Curious how old obsessions can suddenly resurface… I was recently scouring my thoroughly disorganised CD collection to find something I had not listened to in a while to help me through my shift. Work, alas, continues to be demoralising, that warehouse environment being typically loud, laddish, sweary, and mansplainy, so I tend to rely on music that takes me out of it as a psychological prop. The one I rediscovered on this occasion was the soundtrack to “The Phantom of the Opera” (Andrew Lloyd Webber, Charles Hart, Richard Stilgoe, 1986).
Incidentally, bearing in mind this play has now been showing more or less solidly for thirty years, I will assume general familiarity, but nevertheless, DEFINITE SPOILER ALERTS.
My first encounter with the show was, as seems all too bizarre and rather sad to me, a whole adult lifetime away: late 2000, during an abortive study venture in New Jersey. A friend of mine at the same university with theatre connections was able to get me good seats, and I was determined to take in Broadway before my inevitable going back home in failure (America being an expensive option for ill-prepared ex-pats without work visas). I doubt I opted for seeing “Phantom” on any stronger justification than the fact that I was even more of a soppy Goth back then then I am now, though this was violating my general rule of never seeing the adaptation before reading the original book.
Still, as I left the Majestic Theatre in tears of purest Hellenic catharsis, I felt it was a rule well broken…
Sarah Pfisterer and Howard McGillin were at the time performing the roles of Christine Daae and the Phantom, and I sometimes wish I had had the temerity or the technical know-how to have pirated their performances, as I have never seen that bizarre relationship more effectively realised. McGillin’s edgy, psychotic portrayal was unnerving to a fault, notwithstanding all of the thickly-applied romance and pathos… not that there is anything wrong with that, although I was glad of the refusal to “pretty up” a character who is, in essence, extremely abusive. Pfisterer, by contrast, portrayed Christine as the sanest character in the show, taken in neither by the elaborate manipulations and relentless gaslighting of her “teacher,” nor by the petty dramas of her co-stars and managers, yet responding to every situation with intelligence, dignity, and compassion. This comes to a head in the final scene in which her would-be heroic rescuer Raoul de Chagny (Gary Mauer) totally botches his rescue attempt and ends up in the “damsel in distress” role himself, as the Phantom attempts to use his life as a bargaining chip for Christine’s “love” (the Phantom having very unfortunate ideas about what constitutes meaningful consent). At which point, Christine completely wrong-foots him by showing compassion. What emerges is a far more haunting if less “dramatic” resolution than than obtained by the 1925 reworking, in which the Phantom is beaten up by a mob and hurled into the Seine, and Christine’s active agency and intelligence is pared down to preferred Hollywood standards, thus making her less of a protagonist and more of a damsel in distress herself… though not even this manages to conceal the fact that Raoul is a pretty useless hero.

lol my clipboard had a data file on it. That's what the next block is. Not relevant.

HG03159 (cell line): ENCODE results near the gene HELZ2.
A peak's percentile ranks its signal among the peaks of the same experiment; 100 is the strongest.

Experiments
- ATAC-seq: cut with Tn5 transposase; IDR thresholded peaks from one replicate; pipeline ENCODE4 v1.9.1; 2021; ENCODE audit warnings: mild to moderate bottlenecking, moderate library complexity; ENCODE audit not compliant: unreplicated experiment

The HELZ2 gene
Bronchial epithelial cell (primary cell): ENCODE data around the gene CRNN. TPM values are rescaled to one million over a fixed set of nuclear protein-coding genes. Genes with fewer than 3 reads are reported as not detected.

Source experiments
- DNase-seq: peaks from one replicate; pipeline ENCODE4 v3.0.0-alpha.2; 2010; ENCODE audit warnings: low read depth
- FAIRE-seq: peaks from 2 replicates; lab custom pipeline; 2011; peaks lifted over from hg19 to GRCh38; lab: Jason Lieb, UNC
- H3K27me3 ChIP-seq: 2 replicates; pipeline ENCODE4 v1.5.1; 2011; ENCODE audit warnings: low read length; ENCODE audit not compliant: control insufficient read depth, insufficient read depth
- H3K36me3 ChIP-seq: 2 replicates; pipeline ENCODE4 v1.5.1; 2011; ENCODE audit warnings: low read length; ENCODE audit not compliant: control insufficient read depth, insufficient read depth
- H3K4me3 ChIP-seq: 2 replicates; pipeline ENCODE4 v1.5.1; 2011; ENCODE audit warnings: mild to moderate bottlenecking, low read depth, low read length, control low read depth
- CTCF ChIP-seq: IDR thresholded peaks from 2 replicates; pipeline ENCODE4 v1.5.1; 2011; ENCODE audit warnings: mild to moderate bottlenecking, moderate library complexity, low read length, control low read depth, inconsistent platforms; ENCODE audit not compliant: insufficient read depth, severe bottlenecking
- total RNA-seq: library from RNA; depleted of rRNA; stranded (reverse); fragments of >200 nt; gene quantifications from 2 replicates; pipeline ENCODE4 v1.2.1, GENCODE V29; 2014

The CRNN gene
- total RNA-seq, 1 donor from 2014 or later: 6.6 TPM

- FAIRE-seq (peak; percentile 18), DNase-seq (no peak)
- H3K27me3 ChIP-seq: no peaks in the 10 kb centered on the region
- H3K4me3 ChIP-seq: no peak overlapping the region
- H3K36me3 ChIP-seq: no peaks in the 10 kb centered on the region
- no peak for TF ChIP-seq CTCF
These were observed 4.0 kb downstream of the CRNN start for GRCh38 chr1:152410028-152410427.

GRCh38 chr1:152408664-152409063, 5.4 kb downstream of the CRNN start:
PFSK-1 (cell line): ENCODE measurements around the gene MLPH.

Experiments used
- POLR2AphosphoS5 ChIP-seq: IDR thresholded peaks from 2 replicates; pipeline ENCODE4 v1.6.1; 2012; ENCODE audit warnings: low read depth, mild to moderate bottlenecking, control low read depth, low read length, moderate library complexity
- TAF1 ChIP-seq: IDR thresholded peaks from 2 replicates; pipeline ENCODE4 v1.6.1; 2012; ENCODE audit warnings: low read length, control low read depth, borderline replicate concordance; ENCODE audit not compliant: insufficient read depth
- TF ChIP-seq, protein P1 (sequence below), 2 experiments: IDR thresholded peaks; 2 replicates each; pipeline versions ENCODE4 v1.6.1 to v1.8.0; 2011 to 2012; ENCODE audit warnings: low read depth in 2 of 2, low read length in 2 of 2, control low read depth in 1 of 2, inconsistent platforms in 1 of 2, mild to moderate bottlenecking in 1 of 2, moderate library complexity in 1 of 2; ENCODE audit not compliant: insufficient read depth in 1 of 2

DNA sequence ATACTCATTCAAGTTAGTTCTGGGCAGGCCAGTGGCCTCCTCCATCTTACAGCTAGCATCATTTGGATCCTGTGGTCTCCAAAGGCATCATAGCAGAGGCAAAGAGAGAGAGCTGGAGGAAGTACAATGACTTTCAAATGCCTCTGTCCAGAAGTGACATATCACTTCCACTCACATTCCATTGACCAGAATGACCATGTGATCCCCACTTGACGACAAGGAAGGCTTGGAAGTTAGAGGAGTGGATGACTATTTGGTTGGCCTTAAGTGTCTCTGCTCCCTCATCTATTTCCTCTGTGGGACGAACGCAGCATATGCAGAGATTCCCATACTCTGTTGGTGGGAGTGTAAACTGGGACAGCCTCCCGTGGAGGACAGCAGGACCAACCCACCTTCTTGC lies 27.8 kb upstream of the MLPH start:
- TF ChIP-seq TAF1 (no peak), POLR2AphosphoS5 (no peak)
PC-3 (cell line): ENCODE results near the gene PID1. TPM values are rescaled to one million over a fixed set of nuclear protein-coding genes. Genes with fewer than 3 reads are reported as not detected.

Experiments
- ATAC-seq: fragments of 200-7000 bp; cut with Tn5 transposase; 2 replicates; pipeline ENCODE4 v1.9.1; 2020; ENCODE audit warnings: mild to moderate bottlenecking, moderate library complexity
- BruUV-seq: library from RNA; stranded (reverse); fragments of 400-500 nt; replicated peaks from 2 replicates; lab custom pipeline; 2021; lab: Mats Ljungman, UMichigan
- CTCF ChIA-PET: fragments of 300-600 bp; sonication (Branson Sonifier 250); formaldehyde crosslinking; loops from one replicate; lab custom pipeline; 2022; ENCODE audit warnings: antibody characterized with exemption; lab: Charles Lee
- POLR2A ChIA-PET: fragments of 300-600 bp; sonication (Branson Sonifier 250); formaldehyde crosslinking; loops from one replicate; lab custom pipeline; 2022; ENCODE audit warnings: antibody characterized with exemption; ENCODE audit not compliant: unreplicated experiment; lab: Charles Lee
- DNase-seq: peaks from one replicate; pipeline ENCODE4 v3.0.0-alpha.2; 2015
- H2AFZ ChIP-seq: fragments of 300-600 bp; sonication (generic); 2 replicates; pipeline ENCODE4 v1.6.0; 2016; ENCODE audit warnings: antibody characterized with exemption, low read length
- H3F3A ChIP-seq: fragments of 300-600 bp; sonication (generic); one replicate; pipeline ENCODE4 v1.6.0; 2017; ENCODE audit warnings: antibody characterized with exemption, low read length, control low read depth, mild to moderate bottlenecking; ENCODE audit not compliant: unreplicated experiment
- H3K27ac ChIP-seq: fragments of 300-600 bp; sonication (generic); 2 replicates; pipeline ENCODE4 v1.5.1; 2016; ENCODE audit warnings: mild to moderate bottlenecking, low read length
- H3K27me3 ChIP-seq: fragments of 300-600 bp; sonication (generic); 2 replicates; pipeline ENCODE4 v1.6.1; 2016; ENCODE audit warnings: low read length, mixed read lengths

Christine lingered on my mind, and when I eventually got around to reading the original novel (Leroux, Gaston; 1911) I was pleased to see that she was much as the play had depicted her: intelligent, independent, worldly-wise (she is not above using deception to resist her abuser), principled, and compassionate, and in every sense outclassing her vapid love interest – Raoul, in the book, being little better than the Phantom, albeit whiny rather than psychotic. It was disappointing the author felt she had to end up with either of them, mind.
Of course, there was another, very visceral reason why this play affected me so much: for its depiction of a character who feels their body to be a hideous prison / “loathsome gargoyle” / “repulsive carcass” etc, and who consequently spends their whole adult life hiding away, wearing a mask, trying to make their art a vehicle for the beauty they felt their life itself could never express. I was very glad the play finally gave the Phantom his moment of redemption, as walking out of that theatre feeling such painful empathy for a totally unredeemed character of moral equivalence to Hannibal Lecter would have been disturbing to say the least.
Soppy little Goth that I was, I cried. Soppy old Goth that I remain, I cried again on hearing it nearly sixteen years later, but not quite in such a melancholy vein. Back then it was a painful dramatisation of where I was, and felt that I was trapped for good. Today, it is a reminder of the fact that I have, albeit after a very long time, finally taken off my mask and climbed out of my basement. At times I still feel like a freak, but it has dawned on me finally that I what I see is a lot worse than what the world actually sees (Indeed, in typical performances of “Phantom” the antagonist is played by a fairly attractive actor with some nasty gashes on one side of his face, or in the case of Gerard Butler in the 2004 filming, a downright handsome actor with a bad sunburn. Either way, as Christine points out, “It’s in [his] soul that the true distortion lies”).
Still, weeping over sad musicals in the middle of a Royal Mail depot full of sweary blokes is probably not the best survival strategy for the long term, so wish me luck with the job-hunt…